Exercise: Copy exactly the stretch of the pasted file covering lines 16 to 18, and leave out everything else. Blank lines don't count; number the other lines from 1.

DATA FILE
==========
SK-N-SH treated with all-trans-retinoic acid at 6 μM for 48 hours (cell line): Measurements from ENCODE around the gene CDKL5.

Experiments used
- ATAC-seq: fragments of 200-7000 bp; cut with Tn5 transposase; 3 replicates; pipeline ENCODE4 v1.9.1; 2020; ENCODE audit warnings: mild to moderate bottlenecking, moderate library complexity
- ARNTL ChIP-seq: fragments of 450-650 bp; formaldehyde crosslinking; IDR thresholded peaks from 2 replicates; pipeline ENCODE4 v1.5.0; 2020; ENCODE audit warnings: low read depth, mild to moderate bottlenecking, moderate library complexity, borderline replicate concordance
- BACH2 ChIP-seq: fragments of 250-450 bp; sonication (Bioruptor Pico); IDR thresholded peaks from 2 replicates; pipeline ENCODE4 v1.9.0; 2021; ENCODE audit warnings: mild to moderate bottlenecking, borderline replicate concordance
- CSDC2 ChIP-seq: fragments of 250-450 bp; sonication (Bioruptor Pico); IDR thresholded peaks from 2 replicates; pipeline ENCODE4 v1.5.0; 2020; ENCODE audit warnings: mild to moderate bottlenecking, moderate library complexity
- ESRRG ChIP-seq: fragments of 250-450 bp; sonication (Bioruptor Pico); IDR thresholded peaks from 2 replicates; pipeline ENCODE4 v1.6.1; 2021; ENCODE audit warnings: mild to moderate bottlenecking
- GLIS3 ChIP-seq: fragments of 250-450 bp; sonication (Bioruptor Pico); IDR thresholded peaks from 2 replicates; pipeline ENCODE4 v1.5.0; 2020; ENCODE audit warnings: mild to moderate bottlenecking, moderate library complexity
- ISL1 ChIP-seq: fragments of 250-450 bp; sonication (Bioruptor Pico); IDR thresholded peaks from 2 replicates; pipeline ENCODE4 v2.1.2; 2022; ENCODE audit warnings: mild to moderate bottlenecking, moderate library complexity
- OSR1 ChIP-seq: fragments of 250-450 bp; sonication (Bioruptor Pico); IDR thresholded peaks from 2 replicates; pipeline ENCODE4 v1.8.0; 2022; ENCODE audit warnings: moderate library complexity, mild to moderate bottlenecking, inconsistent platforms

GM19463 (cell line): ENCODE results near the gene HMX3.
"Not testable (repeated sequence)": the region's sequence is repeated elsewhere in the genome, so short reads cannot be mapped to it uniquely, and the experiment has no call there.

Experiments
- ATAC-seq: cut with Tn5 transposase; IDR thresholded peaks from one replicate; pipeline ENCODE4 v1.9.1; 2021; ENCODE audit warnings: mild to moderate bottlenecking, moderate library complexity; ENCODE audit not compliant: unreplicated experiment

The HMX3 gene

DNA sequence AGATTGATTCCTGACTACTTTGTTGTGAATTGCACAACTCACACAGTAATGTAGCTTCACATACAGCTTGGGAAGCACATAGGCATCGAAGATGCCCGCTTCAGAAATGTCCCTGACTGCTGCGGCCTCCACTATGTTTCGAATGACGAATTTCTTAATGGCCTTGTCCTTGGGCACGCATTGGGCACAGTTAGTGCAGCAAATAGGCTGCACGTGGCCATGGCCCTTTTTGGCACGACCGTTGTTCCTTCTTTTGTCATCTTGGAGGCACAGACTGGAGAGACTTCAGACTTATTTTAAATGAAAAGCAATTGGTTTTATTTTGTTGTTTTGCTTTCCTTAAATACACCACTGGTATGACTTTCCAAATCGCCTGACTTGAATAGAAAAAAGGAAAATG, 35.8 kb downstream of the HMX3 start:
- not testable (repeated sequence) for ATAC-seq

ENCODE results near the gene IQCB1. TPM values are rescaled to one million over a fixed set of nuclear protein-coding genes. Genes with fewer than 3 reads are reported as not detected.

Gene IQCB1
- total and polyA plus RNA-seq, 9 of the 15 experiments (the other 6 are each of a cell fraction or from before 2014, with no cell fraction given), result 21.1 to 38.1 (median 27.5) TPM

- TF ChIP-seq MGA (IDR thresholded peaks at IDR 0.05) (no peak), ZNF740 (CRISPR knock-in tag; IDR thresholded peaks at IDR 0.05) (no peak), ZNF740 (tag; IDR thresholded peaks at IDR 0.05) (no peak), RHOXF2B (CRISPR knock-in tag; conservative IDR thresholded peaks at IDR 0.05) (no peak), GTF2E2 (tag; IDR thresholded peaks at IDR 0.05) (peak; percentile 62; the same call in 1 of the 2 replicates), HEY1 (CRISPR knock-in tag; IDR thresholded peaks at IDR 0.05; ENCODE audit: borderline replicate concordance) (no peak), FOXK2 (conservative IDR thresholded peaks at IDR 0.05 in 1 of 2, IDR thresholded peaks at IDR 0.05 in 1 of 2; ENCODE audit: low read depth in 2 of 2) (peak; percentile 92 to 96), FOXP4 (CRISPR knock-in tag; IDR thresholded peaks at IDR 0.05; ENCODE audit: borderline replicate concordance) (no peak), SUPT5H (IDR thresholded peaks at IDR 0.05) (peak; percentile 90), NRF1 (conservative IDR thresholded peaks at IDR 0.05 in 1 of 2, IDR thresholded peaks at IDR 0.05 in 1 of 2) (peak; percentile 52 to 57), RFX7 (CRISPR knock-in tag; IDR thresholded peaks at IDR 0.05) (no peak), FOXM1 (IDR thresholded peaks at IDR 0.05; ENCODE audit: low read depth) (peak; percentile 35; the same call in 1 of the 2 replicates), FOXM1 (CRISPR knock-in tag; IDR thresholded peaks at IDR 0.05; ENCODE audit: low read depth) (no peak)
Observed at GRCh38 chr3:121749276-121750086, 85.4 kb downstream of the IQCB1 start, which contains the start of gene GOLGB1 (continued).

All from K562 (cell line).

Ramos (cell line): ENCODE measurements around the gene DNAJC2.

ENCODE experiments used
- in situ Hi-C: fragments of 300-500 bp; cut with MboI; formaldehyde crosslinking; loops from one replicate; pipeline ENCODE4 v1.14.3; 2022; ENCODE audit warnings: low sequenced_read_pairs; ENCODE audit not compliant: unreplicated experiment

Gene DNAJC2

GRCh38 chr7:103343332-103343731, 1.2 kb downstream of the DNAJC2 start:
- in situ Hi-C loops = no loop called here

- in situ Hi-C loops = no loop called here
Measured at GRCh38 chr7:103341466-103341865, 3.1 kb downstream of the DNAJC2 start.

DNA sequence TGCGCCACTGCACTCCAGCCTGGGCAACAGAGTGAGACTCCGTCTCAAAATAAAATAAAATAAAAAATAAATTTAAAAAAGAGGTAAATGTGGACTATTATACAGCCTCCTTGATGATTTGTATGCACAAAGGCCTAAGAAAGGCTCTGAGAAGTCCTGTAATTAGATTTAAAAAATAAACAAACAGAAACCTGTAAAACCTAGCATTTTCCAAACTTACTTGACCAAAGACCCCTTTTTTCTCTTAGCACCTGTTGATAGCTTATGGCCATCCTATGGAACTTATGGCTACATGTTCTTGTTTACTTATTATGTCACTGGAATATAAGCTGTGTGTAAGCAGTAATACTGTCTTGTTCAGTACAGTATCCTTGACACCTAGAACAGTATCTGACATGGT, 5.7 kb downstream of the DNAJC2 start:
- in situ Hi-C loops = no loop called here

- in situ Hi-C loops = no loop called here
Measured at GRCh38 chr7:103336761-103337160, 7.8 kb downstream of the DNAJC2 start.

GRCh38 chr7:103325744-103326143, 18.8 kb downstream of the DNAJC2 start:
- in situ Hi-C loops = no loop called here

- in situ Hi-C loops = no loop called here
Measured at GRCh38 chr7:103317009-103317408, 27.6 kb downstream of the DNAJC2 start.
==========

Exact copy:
DNA sequence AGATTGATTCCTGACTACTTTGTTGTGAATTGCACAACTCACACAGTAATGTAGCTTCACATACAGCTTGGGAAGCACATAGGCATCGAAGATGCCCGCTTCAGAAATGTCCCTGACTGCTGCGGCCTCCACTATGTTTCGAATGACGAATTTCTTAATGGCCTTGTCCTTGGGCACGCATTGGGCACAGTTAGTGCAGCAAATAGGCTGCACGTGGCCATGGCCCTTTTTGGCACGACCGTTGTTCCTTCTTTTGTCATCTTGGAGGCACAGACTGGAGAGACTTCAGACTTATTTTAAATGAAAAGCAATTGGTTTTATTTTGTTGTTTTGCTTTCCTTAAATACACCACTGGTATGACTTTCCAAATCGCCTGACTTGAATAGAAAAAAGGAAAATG, 35.8 kb downstream of the HMX3 start:
- not testable (repeated sequence) for ATAC-seq

ENCODE results near the gene IQCB1. TPM values are rescaled to one million over a fixed set of nuclear protein-coding genes. Genes with fewer than 3 reads are reported as not detected.